The FIGURE is a block schematic diagram of a preferred embodiment of the invention.
Referring to the FIGURE, the system 10 includes a conventional ultrasonic transducer 12, conventional beam transmission and receiving circuity 14, conventional ultrasonic 2D image detector circuitry 16, conventional Doppler flow detector circuitry 18 and quantitative image detection and display control circuitry 20. The teachings of this invention are, for the most part, incorporated in the circuitry 20.
In general, the system 10 is attempting to determine the quantitative backscatter for, for example, a selected point 22 on the heart muscle of a patient 24 in order to determine if the heart muscle is experiencing myocardial ischemia and thus whether the patient is experiencing or has experienced a heart attack. However, while the relative power of the backscatter signal for point 22 may be detected, the absolute value of the backscatter cannot be determined without knowing the amount by which the transmitted beam is attenuated in the body in traveling from transducer 12 to point 22 and the amount by which the backscatter signal is attenuated by the body between point 22 and transducer 12; but, since the scattering efficiency of body tissue varies with the health of the tissue and there are also significant variations in the signal attenuation caused by body tissue, it is not possible to accurately measure this attenuation. As a result, in the past, the best that could be done was to estimate this attenuation (using some apriori assumptions about its value and frequency dependence in certain tissue) in determining the absolute value of the quantitative backscatter (i.e. the absolute value of the backscatter power).
This invention overcomes the problem indicated above by taking advantage of the fact that the hematocrit (i.e. the volume or percentage of red blood cells in blood) is fairly constant, being roughly 41% for males and roughly 39% for females, or can be easily measured if necessary. This permits the backscatter efficiency for blood (Bs), which efficiency varies with the center frequency, bandwidth and defraction pattern for a given transducer, to be premeasured at various depths for a given transducer. The measured Bs values at various depths (do) may then be stored in the system for subsequent use. Therefore, the attenuation to and from a blood pool at a point, for example the point 26, closely adjacent to the point 22, may be determined by detecting backscatter power from the blood pool. Since the points 22 and 26 are closely adjacent (the spacing is greatly exaggerated in the figure for clarity and the points 22 and 26 would in practice normally be separated by approximately 1 cm), the body tissue between each of these points and transducer 12 is roughly the same, and therefore the attenuation determined for the point 26 may be utilized as the attentuation value for determining the absolute value of the quantitative backscatter.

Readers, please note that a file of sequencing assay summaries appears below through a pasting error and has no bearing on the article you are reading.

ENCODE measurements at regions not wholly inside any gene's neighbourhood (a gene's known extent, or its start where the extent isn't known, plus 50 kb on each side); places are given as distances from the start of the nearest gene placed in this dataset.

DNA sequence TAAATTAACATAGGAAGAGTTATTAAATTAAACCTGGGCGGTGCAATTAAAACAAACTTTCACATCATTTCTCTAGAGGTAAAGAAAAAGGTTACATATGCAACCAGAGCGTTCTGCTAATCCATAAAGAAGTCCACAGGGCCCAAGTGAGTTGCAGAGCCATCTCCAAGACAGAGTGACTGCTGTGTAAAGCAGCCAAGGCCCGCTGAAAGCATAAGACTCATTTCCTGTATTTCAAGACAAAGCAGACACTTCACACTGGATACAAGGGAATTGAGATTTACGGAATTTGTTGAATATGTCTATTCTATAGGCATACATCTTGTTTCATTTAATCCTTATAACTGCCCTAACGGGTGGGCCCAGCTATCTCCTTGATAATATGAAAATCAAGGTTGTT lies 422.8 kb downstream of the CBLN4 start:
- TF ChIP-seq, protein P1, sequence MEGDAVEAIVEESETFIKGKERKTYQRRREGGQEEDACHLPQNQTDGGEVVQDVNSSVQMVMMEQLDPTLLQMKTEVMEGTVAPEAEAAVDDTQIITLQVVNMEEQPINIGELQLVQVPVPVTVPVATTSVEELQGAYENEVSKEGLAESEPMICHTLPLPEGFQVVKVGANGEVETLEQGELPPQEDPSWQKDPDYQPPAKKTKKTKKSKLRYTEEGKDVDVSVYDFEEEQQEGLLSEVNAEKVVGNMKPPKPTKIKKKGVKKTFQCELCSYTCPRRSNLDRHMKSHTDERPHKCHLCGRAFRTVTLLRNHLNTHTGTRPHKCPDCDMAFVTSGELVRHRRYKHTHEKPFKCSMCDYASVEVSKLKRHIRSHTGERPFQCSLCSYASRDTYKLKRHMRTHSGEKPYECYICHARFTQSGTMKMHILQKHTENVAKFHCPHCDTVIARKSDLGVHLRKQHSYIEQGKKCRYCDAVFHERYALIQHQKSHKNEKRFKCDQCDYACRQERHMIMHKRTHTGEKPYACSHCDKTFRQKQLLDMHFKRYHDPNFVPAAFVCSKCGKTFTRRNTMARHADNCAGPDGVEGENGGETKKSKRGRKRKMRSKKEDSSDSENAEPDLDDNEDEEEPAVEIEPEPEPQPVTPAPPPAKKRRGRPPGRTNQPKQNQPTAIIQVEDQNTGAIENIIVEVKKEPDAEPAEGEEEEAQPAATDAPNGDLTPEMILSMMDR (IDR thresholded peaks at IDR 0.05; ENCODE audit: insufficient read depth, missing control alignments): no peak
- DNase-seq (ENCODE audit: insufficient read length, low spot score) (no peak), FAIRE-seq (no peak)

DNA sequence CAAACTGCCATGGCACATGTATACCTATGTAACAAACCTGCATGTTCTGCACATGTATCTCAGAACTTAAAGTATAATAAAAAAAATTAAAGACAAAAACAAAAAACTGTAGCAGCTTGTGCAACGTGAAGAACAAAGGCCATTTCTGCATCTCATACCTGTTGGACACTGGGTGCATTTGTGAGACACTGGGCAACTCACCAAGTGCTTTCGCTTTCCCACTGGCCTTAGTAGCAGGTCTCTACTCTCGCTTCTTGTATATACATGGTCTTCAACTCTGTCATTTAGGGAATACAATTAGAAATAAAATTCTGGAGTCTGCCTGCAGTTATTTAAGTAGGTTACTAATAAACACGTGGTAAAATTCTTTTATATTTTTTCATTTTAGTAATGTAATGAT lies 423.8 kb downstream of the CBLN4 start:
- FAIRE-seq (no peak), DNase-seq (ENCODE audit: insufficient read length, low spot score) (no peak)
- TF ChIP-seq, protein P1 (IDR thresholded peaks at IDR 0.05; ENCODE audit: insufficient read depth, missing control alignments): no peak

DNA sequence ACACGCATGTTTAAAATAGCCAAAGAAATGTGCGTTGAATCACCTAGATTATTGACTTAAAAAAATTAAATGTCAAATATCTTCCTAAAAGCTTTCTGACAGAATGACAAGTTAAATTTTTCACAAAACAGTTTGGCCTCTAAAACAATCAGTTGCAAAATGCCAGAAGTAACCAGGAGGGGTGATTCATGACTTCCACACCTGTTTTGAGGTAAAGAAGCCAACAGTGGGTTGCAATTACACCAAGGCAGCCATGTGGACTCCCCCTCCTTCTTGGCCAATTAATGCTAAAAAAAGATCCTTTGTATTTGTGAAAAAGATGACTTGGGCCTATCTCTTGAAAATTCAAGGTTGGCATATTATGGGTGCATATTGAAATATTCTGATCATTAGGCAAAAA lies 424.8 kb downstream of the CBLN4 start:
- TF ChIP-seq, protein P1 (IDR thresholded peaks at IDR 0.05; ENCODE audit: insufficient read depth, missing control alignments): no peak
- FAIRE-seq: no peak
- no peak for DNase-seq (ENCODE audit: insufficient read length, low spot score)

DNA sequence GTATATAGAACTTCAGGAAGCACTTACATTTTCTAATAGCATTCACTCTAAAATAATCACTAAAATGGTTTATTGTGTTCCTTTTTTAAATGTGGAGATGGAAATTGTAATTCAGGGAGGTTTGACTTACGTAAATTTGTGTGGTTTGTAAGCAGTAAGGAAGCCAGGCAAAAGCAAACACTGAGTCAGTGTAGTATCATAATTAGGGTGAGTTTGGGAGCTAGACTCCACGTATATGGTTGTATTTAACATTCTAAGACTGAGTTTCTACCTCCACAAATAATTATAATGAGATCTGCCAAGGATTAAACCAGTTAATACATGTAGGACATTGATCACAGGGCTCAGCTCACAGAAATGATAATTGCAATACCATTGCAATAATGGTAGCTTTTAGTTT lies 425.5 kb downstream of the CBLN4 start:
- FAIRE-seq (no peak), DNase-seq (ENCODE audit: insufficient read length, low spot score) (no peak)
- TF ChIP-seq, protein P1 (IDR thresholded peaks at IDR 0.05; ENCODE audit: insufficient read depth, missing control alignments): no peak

Alternatively, an attenuation (A'T (do)) may be determined by A'T (do)=AT (do)df /do (where AT (do) is the determined attenuation, df is the distance to tissue of interest and do is the distance to point 26) and this corrected attenuation might be substituted for the determined attenuation to improve accuracy. Instead of computing A'(do) as above where it is assumed that attenuation is constant over the area of the body being scanned, in some applications where the attenuation in the area of points 22 and 26 is different from that in other areas, an estimated value for this attenuation over the short distance (df -do) may be added or substrated from AT (do) to perform the correction.
However, the scatter from blood is less than that from tissue, resulting in it being very difficult to accurately measure the backscatter from blood in the presence of time and lateral sidelobe artifacts from nearby tissue which return to the transducer at the same time. This makes it difficult to distinguish backscatter obtained from blood and that obtained from tissue.